Bees Dwindling Population Gets Help From Awareness Campaign



Bees facing a worldwide dwindling population crisis are getting a little help from their friends as government officials and concerned citizens participated in National Honeybee campaigns to raise awareness of their plight. On Aug. 16, 2014, inspired by National Honey Bee Day, Mayor Tom Bates of Berkeley, California initiated a citywide Honey Bee Awareness Day, joining cities nationwide and bee advocates around the world in public education efforts to draw attention to the danger the stinging insects face due to habitat loss, climate change, limited clean water and food supplies, pesticides, mites and disease.

Honey bees’ pollinating activity plays a direct role in producing about one-third of the world’s food supply for humans in addition to livestock feed crops making the threats to their dwindling community populations a serious matter for the awareness campaign that wants to help. Without their assistance, many fruits and vegetables as well as coffee, almonds, sunflowers and alfalfa, just to name a few, would suffer, causing worldwide food shortages. Biological diversity within ecosystems would see negative impacts as well as the dying greenery would interfere with the food chain for the interdependent web of plants and animals that live there.

The danger to honey bees stems from many sources, according to the University of Minnesota Food and Agriculture (UMFA). Varro mites drink blood from bee pupa, which weakens their immunity opening the way for other viruses to attack. Effective control depends on beekeeper vigilance, without which an entire colony could be obliterated within two years. The Smithsonian Magazine reports a beekeeper survey that highlights starvation, poor weather and weakened colonies that have trouble surviving the winter cold. Furthermore, there are an increasing number of cases of colony collapse disorder where the majority of adults in a hive simply disappear without a trace, causing speculation of causes from high-fructose corn syrup, pesticides to genetically modified crops.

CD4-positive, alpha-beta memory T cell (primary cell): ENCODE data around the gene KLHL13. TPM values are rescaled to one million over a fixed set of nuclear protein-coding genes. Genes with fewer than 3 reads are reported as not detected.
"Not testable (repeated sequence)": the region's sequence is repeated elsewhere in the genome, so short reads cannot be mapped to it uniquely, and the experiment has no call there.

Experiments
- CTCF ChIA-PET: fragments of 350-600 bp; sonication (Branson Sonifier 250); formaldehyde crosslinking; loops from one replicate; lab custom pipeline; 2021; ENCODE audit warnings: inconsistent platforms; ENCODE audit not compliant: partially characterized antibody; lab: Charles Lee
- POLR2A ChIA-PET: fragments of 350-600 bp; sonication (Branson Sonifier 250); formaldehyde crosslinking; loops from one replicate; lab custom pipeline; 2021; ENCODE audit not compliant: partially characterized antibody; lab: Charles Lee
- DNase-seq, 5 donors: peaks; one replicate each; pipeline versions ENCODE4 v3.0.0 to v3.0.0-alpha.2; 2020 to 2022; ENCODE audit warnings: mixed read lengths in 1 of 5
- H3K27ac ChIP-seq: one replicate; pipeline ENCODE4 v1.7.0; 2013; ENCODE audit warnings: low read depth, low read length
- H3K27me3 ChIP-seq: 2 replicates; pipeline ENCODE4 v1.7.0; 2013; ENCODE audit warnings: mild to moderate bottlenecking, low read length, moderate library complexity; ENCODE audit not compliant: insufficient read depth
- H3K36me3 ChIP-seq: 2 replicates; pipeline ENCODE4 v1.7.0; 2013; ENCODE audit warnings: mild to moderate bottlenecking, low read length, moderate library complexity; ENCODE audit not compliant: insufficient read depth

Honey bees are well-known for being diligent workers in support of the queen who spends all her time laying up to 1,500 eggs per day to keep the colony population healthy. Jody Gerdts and Becky Masterman, who head up the Bee Squad efforts to promote bee Health in the Twin Cities, face an increasing problem of missing queens in some of their colonies. The latest queen to go AWOL has not been seen since July 30. They have no answer to the queen failures but finding a viable and fertile queen for the hive is critical to the colony’s probability of surviving the winter.

Private citizens may not be able to solve all the honey bees’ problems, but the awareness campaign spotlights several definitive measures they can take to help alleviate at least part of the dwindling population problem. Sustainable gardening practices are a step in the right direction for protecting bees from pesticide contamination of their food supply. Therefore, UMFA recommends pesticide free gardening and crops of native perennials, such as goldenrods, mountain mint, milkweeds, prairie clover, bee balm and asters. Monetary donations to bee advocacy and research groups also help fund the research needed to find answers to the global population crisis that threaten bees with extinction.

by Tamara Christine Van Hooser


U.S. Department of Agriculture

University of Minnesota

Smithsonian Magazine

National Honey Bee Day

The Daily Californian